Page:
The first difference is that John Cisca—a science teacher in the Colo-Nesco School District in Ankeny, Iowa—didn't eat like a pig. He ate 2,000 calories per day. He also balanced the intake of nutrients based on the FDA's reference daily intake tables by combining different items from the fast food chain's menu:
So this isn't something where you say 'well he went to McDonalds and he only had the salads. No, I had the Big Macs, the quarter pounders with cheese. I had sundaes, I had ice cream cones.
The second difference is that Cisca started to walk 45 minutes a day, like any normal human being should do.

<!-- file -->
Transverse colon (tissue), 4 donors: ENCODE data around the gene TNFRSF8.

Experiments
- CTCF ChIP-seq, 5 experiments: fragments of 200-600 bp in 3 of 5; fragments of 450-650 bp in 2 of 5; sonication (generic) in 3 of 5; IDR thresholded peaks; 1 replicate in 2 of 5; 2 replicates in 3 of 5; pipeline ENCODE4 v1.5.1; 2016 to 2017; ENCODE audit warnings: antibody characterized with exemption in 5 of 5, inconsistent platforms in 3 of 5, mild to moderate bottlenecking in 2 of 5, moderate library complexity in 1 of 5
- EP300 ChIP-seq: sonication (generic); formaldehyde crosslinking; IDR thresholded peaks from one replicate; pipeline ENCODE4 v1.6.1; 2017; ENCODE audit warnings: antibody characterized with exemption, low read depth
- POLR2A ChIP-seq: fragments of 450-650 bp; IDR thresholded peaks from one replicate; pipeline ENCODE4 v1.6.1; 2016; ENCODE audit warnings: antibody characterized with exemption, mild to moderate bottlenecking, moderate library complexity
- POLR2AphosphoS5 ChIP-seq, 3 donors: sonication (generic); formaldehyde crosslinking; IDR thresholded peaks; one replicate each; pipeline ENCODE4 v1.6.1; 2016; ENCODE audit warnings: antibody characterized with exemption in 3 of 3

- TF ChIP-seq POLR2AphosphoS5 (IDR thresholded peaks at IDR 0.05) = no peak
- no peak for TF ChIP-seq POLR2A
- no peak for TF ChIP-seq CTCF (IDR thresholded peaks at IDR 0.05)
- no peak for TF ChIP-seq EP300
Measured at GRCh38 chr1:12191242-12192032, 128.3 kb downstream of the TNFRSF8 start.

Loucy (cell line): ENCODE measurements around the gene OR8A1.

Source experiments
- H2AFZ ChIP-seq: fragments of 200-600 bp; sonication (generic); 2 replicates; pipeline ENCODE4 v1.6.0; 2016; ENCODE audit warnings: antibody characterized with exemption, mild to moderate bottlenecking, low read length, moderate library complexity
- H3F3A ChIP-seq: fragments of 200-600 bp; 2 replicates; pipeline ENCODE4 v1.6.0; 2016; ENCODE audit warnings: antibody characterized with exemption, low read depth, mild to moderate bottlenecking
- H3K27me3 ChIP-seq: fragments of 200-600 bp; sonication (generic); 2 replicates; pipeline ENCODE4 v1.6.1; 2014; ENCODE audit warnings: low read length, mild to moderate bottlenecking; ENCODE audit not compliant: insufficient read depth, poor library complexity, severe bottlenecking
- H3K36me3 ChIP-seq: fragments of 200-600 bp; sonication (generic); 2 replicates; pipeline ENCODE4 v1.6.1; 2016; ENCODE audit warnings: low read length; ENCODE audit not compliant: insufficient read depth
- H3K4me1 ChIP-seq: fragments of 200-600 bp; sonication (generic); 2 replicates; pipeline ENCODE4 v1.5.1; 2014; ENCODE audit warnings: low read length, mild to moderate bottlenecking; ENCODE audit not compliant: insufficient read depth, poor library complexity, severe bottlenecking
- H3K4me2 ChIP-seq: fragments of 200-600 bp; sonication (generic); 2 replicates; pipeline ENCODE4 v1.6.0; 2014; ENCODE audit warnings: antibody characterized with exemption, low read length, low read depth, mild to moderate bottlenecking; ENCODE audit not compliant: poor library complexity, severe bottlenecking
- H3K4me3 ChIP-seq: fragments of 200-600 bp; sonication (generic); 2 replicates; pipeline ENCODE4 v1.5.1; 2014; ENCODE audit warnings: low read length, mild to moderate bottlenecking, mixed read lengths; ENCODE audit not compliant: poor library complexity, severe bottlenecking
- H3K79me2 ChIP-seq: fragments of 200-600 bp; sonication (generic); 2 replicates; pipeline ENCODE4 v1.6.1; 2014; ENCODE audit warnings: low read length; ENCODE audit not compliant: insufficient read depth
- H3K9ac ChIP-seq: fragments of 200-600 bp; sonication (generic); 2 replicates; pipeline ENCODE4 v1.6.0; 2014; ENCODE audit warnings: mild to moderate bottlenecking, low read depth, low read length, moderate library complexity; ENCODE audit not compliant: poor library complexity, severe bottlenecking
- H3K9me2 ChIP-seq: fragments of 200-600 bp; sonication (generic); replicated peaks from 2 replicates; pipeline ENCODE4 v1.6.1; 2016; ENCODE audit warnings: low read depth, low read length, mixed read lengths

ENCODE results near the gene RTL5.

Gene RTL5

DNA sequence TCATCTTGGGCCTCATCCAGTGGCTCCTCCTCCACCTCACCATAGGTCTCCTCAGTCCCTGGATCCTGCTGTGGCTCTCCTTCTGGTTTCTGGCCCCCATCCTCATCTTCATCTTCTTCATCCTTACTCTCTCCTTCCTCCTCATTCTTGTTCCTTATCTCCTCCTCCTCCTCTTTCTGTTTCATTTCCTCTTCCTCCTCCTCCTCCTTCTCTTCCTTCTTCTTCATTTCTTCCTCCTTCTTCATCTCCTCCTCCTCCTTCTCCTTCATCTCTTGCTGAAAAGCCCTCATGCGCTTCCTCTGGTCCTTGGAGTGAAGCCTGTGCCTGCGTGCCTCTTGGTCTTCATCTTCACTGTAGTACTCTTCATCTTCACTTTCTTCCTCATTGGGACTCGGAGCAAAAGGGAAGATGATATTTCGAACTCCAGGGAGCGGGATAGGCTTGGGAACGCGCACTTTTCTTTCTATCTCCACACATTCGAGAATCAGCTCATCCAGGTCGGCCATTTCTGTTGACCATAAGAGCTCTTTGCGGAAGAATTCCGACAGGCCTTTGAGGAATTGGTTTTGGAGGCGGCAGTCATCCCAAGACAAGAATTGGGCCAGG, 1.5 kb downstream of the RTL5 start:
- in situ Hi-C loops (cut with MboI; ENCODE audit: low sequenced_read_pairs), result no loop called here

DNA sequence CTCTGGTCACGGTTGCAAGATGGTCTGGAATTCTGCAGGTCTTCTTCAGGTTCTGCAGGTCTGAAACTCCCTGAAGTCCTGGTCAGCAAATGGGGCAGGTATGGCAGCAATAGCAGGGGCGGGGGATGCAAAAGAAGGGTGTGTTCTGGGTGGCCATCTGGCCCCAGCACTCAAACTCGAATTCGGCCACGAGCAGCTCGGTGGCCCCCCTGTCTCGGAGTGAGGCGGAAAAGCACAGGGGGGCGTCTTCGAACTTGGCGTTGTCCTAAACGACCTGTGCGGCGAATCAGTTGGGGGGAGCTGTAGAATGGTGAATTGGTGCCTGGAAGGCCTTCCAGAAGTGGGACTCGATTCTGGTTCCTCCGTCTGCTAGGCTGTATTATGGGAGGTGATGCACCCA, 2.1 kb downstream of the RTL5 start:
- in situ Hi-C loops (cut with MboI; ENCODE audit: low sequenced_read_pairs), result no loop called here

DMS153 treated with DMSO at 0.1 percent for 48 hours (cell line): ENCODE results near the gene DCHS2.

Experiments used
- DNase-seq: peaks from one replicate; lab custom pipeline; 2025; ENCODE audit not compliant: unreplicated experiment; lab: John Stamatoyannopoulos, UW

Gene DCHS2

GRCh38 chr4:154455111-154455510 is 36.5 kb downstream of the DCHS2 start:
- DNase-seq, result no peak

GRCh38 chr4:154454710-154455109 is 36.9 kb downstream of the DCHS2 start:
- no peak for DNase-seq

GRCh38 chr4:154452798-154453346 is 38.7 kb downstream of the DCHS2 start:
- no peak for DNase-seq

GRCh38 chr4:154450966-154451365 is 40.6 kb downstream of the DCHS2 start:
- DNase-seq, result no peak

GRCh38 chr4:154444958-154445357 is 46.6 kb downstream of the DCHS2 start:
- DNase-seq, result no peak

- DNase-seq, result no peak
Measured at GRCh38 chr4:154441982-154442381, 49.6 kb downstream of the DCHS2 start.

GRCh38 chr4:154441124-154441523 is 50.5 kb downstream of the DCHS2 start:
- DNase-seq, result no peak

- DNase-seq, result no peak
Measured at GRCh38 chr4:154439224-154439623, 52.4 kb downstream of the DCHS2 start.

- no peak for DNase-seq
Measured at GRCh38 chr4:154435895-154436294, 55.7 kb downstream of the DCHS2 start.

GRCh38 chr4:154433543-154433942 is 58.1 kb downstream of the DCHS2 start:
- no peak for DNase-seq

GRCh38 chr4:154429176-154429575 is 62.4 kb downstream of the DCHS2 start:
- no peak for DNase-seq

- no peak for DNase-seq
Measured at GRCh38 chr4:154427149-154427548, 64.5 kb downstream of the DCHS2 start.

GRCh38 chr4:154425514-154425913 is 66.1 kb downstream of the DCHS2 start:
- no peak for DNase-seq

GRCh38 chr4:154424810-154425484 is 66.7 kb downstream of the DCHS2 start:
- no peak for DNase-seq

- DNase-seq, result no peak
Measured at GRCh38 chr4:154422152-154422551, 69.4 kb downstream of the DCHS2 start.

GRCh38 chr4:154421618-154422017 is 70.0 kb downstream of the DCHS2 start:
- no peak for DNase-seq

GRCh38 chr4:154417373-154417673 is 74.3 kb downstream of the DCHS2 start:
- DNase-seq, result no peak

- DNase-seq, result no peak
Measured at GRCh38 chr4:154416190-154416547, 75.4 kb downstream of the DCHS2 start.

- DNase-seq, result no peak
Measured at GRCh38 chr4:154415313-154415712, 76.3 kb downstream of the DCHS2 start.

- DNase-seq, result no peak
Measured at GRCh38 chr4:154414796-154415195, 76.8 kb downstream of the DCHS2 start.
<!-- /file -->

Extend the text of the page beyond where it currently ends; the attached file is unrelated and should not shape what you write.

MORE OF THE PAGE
The results were impressive: his weight dropped from 279 pounds to 242. The overall cholesterol level went from 249 to 170, while his bad cholesterol dropped from 173 to 113.
The teacher—who turned his science experiment into a documentary for his students—says that "the moral of this lesson isn't to eat more at McDonald's, but to pay attention to your daily nutrition and what you eat:"
The point behind this documentary is, 'Hey, it's (a) choice. We all have choices. It's our choices that make us fat not McDonald's.
It's a good and perfectly logical point: if the amount of calories you ingest is inferior to what you use every day, you will lose weight regardless of your restaurant choice. And if you have a balanced diet, you will have all the nutrients you need no matter where you eat.
So don't blame McDonald's. Blame yourself if you gain weight. If you eat like a pig—like the Supersize Me guy—you will be fat like a pig no matter where you eat.